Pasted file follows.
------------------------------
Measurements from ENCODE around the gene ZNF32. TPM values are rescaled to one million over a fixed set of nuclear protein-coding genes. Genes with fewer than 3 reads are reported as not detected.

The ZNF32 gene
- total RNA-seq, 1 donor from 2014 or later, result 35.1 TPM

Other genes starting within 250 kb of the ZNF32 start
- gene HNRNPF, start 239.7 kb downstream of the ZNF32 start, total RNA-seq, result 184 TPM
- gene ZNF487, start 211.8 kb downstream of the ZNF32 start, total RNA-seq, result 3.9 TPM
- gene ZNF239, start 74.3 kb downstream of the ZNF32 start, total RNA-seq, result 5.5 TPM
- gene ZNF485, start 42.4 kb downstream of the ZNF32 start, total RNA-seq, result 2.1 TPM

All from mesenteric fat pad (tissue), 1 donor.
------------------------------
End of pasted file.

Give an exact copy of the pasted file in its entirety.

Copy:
Measurements from ENCODE around the gene ZNF32. TPM values are rescaled to one million over a fixed set of nuclear protein-coding genes. Genes with fewer than 3 reads are reported as not detected.

The ZNF32 gene
- total RNA-seq, 1 donor from 2014 or later, result 35.1 TPM

Other genes starting within 250 kb of the ZNF32 start
- gene HNRNPF, start 239.7 kb downstream of the ZNF32 start, total RNA-seq, result 184 TPM
- gene ZNF487, start 211.8 kb downstream of the ZNF32 start, total RNA-seq, result 3.9 TPM
- gene ZNF239, start 74.3 kb downstream of the ZNF32 start, total RNA-seq, result 5.5 TPM
- gene ZNF485, start 42.4 kb downstream of the ZNF32 start, total RNA-seq, result 2.1 TPM

All from mesenteric fat pad (tissue), 1 donor.